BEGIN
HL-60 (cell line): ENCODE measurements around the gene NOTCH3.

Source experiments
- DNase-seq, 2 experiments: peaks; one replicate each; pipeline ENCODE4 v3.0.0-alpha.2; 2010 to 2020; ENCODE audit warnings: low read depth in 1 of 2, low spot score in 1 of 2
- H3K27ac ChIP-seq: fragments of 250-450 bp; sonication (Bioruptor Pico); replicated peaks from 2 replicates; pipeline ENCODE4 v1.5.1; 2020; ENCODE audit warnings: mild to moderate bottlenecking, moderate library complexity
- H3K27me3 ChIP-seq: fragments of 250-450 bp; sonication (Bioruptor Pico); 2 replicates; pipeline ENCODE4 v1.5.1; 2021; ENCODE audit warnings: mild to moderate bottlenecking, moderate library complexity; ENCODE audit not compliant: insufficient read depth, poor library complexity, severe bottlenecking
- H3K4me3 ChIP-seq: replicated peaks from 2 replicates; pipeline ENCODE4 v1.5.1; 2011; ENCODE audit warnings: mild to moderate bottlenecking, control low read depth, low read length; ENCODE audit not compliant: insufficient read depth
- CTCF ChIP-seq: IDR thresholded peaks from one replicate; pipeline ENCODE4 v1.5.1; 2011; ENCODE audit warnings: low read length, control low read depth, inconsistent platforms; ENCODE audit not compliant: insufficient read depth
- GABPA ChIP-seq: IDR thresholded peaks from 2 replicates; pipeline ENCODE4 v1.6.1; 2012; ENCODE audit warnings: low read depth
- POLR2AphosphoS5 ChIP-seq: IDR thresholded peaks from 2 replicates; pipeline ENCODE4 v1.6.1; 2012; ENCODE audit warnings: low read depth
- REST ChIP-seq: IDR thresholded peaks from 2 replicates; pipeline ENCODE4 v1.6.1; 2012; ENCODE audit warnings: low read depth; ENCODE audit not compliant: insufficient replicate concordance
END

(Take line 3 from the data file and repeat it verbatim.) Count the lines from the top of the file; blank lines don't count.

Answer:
- DNase-seq, 2 experiments: peaks; one replicate each; pipeline ENCODE4 v3.0.0-alpha.2; 2010 to 2020; ENCODE audit warnings: low read depth in 1 of 2, low spot score in 1 of 2